Our previous updates regarding some of the “technical issues” relating to the impending changes to Ontario Regulation (O.Reg.) 153/04 have focused on the “nuts and bolts” of field-preservation of soil samples for Volatile Organic Compound (VOC) analysis. Specifically, we have looked at VOC preservation using methanol or aqueous sodium bisulphate (consistent with United States Environmental Protection Agency (USEPA) Method 5035) and how this may affect future transactions in Ontario.
Let’s think about this from a practical standpoint. We know that under the Environmental Protection Act regulation (EPA), if a record of site condition (RSC) is filed in the Registry, “no order shall be issued” to “the person who filed or who submitted for filing the record of site condition or a subsequent owner of the property.”
So does this mean if you have an RSC you don’t need to be concerned with the regulatory changes? Maybe not. Let’s now bring USEPA Method 5035 (Method 5035) back into the mix. Method 5035 was developed in 1996 and published in 1997. The USEPA has previously stated that the losses of the actual insitu concentration of VOCs by bulk sampling methods were up to three orders of magnitude. This said, would you still have a level of comfort with an RSC that was developed prior to Method 5035?
Starting in July of this year, the MOE may require soil sampling Method 5035. So it’s a fair assumption that using this new method may yield VOC concentrations (in soil) orders of magnitude higher than the traditional bulk methods. Don’t forget, many VOCs (under the amended regulation) have more stringent standards.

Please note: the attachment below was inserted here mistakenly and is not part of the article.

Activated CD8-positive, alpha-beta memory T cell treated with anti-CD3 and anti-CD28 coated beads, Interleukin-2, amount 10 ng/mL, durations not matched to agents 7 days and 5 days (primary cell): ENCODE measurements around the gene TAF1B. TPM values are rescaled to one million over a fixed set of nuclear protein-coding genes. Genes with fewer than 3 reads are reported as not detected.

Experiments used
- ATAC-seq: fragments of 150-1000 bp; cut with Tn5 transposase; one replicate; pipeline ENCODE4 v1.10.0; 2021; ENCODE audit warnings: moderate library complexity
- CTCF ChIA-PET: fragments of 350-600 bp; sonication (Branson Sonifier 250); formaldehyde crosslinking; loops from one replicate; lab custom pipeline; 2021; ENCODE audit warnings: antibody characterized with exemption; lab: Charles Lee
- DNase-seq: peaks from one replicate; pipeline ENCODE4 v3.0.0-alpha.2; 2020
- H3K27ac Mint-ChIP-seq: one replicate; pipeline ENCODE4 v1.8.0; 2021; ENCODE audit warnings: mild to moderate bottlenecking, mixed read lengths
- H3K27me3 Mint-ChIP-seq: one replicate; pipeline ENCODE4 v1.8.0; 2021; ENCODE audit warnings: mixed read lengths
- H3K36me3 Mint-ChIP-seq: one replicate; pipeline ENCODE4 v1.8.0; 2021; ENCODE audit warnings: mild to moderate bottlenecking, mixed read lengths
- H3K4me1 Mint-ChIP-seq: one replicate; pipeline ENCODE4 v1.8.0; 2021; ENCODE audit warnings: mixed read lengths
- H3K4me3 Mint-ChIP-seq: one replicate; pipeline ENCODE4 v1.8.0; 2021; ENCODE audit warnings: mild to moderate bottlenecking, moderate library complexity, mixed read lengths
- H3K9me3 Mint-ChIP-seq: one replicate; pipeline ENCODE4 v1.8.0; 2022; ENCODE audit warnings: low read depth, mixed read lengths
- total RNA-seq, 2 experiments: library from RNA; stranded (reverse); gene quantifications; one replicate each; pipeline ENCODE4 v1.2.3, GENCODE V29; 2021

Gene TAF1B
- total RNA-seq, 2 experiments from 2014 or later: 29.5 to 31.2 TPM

In the near future, you may find that you are taking ownership of a site with an RSC. Would this property (with an RSC) based on the old bulk soil sampling methods be “clean” under the new O.Reg. 511/09 standards if re-tested after July 1, 2011 using Method 5035? Some additional considerations might be:
1) What additional investigation would be appropriate?
2) Is there an impetus for looking? (e.g., liability protection, conducting your due diligence)
3) Would there be a need for remediation?
4) Could there be renewed concern regarding vapour intrusion? (see our recent article on vapour intrusion)
Furthermore, it is the MOE’s position that you should conduct your own due diligence (rather than relying on seller provided information).
In the late 1990s The Dragun Corporation began conducting investigations in other jurisdictions using Method 5035 and we can tell you first hand that it does impact site characterization and subsequent decisions. We say all this so you might consider your various environmental and business decisions going forward. As always, we advise you to discuss these types of issues with your legal counsel as well.